The Justice Department filed a civil antitrust suit against Blue Cross Blue Shield of Michigan this morning, alleging that the insurance company included provisions in its contracts with hospitals that were designed to drive up the cost of health care for Michigan residents.
The challenged provisions are known as “most favored nation” (MFN) clauses, which essentially guarantee that no other plan may obtain a better rate than the plan offering the MFN.
The Justice Department’s complaint, filed in the U.S. District Court for the Eastern District of Michigan, seeks an injunction that prohibits Blue Cross from including MFNs in their contracts with hospitals. The complaint, which was joined by the state of Michigan, also seeks to void any existing MFN clauses in contracts between Blue Cross and hospitals in that state.
In a press conference this morning, Christine Varney, assistant attorney general of the Justice Department’s Antitrust Division, said that Blue Cross “used its dominance to impose anticompetitive MFNs in contracts with approximately half of the general acute care hospitals” in Michigan.
The DOJ complaint says that at least 70 of Michigan’s 131 general acute care hospitals had MFN clauses in their contracts with Blue Cross Blue Shield. Among the hospitals cited in the complaint as having agreed to include MFNs in their contracts are Sparrow Hospital, Lansing, Mich.’s largest hospital; Ascension Health, Michigan’s largest hospital system; and three large hospitals in Detroit.
The MFNs in the Detroit-area hospitals require them to charge Blue Cross competitors at least 25% more than they charge Blue Cross, the complaint alleges.
Varney said that while MFNs are not illegal per se, companies with a significant market share can use them to raise the costs of rival companies. In some circumstances, the complaint alleges, Blue Cross agreed to pay higher prices to hospitals in exchange for a promise from the hospitals to charge the insurance company’s competitors even higher prices.
“These kinds of anticompetitive MFNs affect healthcare delivery and costs in a very fundamental way,” Varney said. “Any time a dominant provider uses anticompetitive agreements, the market suffers. This cannot be allowed in Michigan. And, let me be clear, we will challenge similar anticompetitive behavior anywhere else in the United States.”
Varney said that so far, the DOJ is not pursuing legal actions against the hospitals who agreed to include MFN clauses in their contracts. She would not comment, however, on whether the use of MFNs had led to similar allegedly anticompetitive practices in other states. “We can neither confirm nor deny the existence of Justice Department investigations elsewhere,” she said.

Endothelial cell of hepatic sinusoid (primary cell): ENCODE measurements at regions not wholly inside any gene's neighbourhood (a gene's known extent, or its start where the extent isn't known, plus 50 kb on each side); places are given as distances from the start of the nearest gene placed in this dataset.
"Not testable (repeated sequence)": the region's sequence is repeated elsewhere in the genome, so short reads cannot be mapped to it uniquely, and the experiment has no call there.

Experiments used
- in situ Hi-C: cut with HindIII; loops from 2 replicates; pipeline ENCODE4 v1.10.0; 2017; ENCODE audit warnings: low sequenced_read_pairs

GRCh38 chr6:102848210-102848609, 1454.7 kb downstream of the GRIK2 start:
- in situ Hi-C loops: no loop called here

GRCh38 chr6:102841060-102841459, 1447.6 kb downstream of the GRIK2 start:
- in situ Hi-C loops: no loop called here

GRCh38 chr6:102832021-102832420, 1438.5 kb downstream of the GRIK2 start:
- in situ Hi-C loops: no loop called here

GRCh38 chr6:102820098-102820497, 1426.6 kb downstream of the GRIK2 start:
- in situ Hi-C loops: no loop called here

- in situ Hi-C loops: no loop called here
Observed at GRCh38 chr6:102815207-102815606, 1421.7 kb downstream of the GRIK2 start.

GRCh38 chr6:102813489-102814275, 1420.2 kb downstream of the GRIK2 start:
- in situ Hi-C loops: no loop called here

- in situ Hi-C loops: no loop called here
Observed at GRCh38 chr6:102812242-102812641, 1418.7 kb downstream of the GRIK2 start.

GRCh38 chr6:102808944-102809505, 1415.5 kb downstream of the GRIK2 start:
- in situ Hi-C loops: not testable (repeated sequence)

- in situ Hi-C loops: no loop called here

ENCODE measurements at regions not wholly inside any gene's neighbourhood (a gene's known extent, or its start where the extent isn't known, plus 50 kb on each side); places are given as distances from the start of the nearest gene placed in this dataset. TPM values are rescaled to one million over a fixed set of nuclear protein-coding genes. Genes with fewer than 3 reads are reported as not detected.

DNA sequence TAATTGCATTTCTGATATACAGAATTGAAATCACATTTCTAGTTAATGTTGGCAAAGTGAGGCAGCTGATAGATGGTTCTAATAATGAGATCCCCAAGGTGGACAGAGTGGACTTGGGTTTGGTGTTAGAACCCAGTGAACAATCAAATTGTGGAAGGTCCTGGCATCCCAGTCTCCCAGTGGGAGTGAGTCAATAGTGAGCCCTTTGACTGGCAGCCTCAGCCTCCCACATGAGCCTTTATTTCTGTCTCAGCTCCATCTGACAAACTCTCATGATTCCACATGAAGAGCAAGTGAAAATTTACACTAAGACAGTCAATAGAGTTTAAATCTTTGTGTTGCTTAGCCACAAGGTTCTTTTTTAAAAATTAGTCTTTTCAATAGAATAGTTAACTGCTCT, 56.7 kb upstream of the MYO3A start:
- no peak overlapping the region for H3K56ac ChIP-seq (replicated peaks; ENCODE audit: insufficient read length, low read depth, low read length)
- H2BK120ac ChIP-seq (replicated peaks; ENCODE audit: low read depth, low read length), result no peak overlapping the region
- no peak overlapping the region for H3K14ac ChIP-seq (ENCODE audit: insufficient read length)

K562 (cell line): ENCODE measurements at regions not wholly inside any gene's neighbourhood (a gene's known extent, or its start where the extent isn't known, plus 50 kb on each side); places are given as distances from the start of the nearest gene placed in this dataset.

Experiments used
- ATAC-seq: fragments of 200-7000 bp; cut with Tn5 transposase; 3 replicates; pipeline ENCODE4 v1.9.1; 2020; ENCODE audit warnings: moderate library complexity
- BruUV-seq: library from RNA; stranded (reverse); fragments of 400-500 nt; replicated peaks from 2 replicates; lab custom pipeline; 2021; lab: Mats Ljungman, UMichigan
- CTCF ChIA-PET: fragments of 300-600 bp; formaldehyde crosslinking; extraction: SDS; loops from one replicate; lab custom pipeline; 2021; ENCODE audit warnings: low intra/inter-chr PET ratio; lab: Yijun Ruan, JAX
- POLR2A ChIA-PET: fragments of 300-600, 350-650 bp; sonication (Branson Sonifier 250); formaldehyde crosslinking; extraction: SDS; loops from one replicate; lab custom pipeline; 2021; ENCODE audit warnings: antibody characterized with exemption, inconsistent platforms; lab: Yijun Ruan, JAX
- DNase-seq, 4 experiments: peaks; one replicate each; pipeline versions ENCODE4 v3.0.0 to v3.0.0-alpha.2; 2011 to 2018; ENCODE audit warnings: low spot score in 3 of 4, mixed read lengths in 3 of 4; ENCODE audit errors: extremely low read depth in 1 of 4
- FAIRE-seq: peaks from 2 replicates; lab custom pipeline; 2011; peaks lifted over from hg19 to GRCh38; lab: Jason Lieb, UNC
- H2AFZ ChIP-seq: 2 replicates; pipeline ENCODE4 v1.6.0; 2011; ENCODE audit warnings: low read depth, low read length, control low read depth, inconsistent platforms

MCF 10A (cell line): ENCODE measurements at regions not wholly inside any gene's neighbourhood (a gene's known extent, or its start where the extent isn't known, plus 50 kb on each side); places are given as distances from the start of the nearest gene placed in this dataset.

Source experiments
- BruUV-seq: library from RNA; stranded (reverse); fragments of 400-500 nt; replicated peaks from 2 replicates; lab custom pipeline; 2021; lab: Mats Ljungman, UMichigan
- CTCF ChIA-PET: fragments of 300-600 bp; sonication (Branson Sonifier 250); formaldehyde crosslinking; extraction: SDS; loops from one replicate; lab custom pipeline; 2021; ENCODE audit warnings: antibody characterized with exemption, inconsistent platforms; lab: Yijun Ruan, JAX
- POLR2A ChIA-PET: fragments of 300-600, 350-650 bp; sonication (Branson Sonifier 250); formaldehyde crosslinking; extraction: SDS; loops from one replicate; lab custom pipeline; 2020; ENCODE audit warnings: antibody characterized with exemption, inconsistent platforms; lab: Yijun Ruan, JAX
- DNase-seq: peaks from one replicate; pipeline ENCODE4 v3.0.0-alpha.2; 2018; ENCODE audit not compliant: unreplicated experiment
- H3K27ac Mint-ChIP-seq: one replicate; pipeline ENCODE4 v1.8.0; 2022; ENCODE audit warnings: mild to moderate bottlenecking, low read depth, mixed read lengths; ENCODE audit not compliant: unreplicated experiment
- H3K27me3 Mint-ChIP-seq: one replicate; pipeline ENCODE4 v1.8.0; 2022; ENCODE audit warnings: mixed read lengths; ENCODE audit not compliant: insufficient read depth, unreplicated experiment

Varney also declined to comment on how much the allegedly improper MFNs might have cost Michigan residents in higher health care payments.
The team of DOJ lawyers handling the case is being led by Josh Soven, chief of the litigation I section of the Antitrust Division.
In a statement this morning, Sen. Patrick Leahy (D-Vt.) applauded the Justice Department’s suit against Blue Cross. Leahy said, “Given that much of the health insurance industry activity is shielded from the antitrust laws by an antiquated exemption, it is perhaps not surprising that insurers are also engaging in anticompetitive conduct that falls outside the exemption.”
In a statement, Andrew Hetzel, vice president for corporate communications at Blue Cross Blue Shield of Michigan, said, “This lawsuit is without merit, and we will vigorously defend our ability to negotiate the deepest possible discounts for our members and customers with Michigan hospitals. Our hospital discounts are a vital part of our statutory mission to provide Michigan residents with statewide access to health care at a reasonable cost. At a time when insurance premiums are increasing because of medical costs, it hurts consumers to remove tools that insurers use to negotiate the lowest possible cost for medical care in the hospital.”
Blue Cross is being represented by Hunton & Williams.